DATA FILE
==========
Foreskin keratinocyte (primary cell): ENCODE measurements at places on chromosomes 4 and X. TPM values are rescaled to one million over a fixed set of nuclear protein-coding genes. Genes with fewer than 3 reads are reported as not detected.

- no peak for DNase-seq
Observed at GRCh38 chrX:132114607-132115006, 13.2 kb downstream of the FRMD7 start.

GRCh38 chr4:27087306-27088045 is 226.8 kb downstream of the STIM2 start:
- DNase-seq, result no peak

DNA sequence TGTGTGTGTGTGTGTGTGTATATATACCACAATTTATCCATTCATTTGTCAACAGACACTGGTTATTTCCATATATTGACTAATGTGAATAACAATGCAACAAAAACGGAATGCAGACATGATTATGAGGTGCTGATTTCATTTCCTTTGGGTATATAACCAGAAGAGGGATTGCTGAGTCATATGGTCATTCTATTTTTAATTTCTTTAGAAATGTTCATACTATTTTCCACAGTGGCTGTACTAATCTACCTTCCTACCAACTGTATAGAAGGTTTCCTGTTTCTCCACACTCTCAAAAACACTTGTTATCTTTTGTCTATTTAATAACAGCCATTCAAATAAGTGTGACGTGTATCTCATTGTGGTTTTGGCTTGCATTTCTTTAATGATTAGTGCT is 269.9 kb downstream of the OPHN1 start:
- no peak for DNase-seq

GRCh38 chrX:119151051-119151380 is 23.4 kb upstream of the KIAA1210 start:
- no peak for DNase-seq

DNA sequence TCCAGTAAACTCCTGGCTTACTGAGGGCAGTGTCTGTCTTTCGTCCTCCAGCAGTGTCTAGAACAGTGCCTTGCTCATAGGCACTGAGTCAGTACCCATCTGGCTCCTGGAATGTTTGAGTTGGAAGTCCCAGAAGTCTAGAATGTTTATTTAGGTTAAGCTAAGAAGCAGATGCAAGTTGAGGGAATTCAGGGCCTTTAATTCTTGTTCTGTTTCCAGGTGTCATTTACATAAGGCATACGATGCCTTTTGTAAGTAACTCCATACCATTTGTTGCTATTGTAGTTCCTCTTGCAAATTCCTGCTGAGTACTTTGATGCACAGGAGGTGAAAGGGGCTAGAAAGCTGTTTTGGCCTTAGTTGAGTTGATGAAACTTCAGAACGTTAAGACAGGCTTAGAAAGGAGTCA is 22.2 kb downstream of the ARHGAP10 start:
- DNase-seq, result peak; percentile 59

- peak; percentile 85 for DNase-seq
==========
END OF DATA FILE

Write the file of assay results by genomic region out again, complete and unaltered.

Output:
Foreskin keratinocyte (primary cell): ENCODE measurements at places on chromosomes 4 and X. TPM values are rescaled to one million over a fixed set of nuclear protein-coding genes. Genes with fewer than 3 reads are reported as not detected.

- no peak for DNase-seq
Observed at GRCh38 chrX:132114607-132115006, 13.2 kb downstream of the FRMD7 start.

GRCh38 chr4:27087306-27088045 is 226.8 kb downstream of the STIM2 start:
- DNase-seq, result no peak

DNA sequence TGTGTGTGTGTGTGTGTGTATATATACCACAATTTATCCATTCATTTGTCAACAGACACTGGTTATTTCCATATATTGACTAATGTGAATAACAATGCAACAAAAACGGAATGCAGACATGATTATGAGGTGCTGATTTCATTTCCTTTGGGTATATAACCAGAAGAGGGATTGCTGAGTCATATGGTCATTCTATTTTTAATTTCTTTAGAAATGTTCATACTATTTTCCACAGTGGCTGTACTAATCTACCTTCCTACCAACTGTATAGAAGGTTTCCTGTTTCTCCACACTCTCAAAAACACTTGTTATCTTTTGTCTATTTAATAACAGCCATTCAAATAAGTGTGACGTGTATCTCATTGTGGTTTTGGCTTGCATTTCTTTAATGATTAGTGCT is 269.9 kb downstream of the OPHN1 start:
- no peak for DNase-seq

GRCh38 chrX:119151051-119151380 is 23.4 kb upstream of the KIAA1210 start:
- no peak for DNase-seq

DNA sequence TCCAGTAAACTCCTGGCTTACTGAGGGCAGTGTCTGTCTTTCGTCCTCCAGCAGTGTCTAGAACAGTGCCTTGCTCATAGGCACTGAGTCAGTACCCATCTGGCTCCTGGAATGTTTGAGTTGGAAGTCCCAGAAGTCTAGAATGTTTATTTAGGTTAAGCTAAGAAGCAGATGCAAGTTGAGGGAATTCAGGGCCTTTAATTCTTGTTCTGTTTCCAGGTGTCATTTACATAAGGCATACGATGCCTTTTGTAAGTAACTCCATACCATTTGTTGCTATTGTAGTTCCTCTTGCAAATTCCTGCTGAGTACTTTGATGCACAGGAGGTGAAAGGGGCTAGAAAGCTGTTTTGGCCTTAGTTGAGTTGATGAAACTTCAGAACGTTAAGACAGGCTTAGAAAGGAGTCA is 22.2 kb downstream of the ARHGAP10 start:
- DNase-seq, result peak; percentile 59

- peak; percentile 85 for DNase-seq